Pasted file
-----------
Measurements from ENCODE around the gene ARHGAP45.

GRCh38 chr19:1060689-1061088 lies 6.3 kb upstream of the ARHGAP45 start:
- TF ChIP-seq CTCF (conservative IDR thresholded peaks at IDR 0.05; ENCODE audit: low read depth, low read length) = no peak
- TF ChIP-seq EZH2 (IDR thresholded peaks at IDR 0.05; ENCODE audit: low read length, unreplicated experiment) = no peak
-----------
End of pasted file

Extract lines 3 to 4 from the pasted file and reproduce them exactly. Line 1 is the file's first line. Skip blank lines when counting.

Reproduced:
- TF ChIP-seq CTCF (conservative IDR thresholded peaks at IDR 0.05; ENCODE audit: low read depth, low read length) = no peak
- TF ChIP-seq EZH2 (IDR thresholded peaks at IDR 0.05; ENCODE audit: low read length, unreplicated experiment) = no peak